As economies tumble down like dominos and man-made disasters sweep the globe, all the signs spell out an unequivocal message: it’s time to party like there is no tomorrow. Through games so preposterous they might actually turn out prophetic, The Apocalypse Gameshow prepares contestants for a series of end-of-the-world scenarios, equipped with ludicrous satire and enlightened paranoia.

Host Dex Sinister (a thinly disguised parallel identity of bohemian accordionist Tom Baker) runs the proceedings with surprising élan for a conspiracy theorist, gently grilling players about their expectations for the coming apocalypse. At his beck and call is a seven-strong supporting posse of co-conspirators including a soft-spoken spin doctor, a shady investment banker, armed field agents and assistant trio The Apocalettes, who manhandle participants with all the lightness of touch of ragged doomsday survivors. Doubling up in other roles at different stages of the show, the miscreant motley features performers like burlesque artist Miss Apple Tart (of The Late Night Shop Cabaret) and musical comic Paul Gannon.


Dex Sinister (AKA Tom Baker) leads a guerilla team of survivalists in The Apocalypse Gameshow

The stars of the evening, though, are undoubtedly the audience. Seduced by the absorbing farce around them, people volunteer themselves promptly and eagerly, investing visible energy into the games. One rushes to collect cans of food while chased by two actors clad as wolves. Another assumes a brave pose to fight invading aliens with the biological warfare weapon available to all humans: sneezes. Further stunts see blindfolded patrons defending vegetables against theft with a fly swat, or appeasing skinheads through the medium of song. Governing the pace of the evening is the ominous Wheel of Misfortune, which may point at anything from alien invasions to totalitarian takeovers.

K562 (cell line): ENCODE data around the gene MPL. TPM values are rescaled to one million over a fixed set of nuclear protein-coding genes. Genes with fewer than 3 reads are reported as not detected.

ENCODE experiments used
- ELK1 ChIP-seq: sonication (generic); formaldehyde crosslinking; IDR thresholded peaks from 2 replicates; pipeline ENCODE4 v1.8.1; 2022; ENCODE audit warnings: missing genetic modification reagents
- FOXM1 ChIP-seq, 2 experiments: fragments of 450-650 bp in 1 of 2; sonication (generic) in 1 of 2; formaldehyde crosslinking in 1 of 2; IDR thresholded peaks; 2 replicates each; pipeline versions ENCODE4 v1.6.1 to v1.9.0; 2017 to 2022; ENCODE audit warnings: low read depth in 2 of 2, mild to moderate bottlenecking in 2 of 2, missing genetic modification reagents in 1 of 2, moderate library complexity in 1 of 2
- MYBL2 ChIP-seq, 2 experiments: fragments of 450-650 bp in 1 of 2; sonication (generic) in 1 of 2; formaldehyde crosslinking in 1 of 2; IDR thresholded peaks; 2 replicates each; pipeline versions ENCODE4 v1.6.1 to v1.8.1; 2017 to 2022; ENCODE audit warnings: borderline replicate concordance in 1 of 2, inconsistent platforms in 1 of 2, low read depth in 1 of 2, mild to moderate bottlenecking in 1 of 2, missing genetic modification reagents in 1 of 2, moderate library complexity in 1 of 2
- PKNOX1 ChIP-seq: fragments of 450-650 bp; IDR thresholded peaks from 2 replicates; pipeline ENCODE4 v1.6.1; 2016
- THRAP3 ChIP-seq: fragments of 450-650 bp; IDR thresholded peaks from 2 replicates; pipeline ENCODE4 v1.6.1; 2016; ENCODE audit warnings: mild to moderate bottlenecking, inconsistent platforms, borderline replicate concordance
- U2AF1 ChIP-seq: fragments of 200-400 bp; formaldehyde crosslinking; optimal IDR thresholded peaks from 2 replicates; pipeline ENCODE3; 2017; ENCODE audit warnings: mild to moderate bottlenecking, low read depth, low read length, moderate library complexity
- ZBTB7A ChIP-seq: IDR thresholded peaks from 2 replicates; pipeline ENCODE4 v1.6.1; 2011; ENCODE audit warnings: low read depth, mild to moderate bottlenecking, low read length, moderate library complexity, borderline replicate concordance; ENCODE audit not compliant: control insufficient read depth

The enthusiasm of survivor wannabes, though, is not left to chance, but built at every step of the attraction. All ticket holders are required to fill in a form to establish their profile within a range from “Depressive Hedonist” to “Crisis Junkie”. Upon arrival, the player induction process continues with drills to prepare you for the many different games. Circumventing the imminent worldwide financial breakdown, Sinister’s minions exchange sterling pounds for a new legal tender of their own – the only currency accepted at the bar.

Nothing sets the mood for Armageddon like a Cold War vibe, and The Apocalypse Gameshow gets plenty of it from its venue. Moored at the King George V dock near Bascule Bridge in Southeast London, the Motorschiff Stubnitz is a genuine 1960s East German ship, converted into a party location that has been visiting different European countries since 1998. Its bare metal interiors and exposed machinery imprint unarguable credibility into the experience, which has previously played at the Pleasance Theatre and at secret locations around the capital.

Audience interaction may be a cabaret staple, but you don’t often get an entire variety show built around the concept. On Dex Sinister’s decks, unexpected gags attack you from every angle. The Apocalypse Gameshow is an immersive joyride of heroic cynicism, addressing very real threats with deliriously current humour. Experts disagree on their predictions for the Second Coming, or when the chain reaction from the death of the last bee will turn Mad Max into non-fiction. These games of tongue-in-cheek fear mongering, however, are certainly an apocalypse worth preparing for.

The Apocalypse Gameshow. Directed by Åste Amundsen. Aboard the MS Stubnitz (Moored at King George V Dock, London E16 2NJ). 29-30 September, 6-7 October, 19:30. £15 (£12 concessions).


See for other events at the MS Stubnitz before the party pride of the DDR sails away from British shores.


Photo credits: Stefy Pocket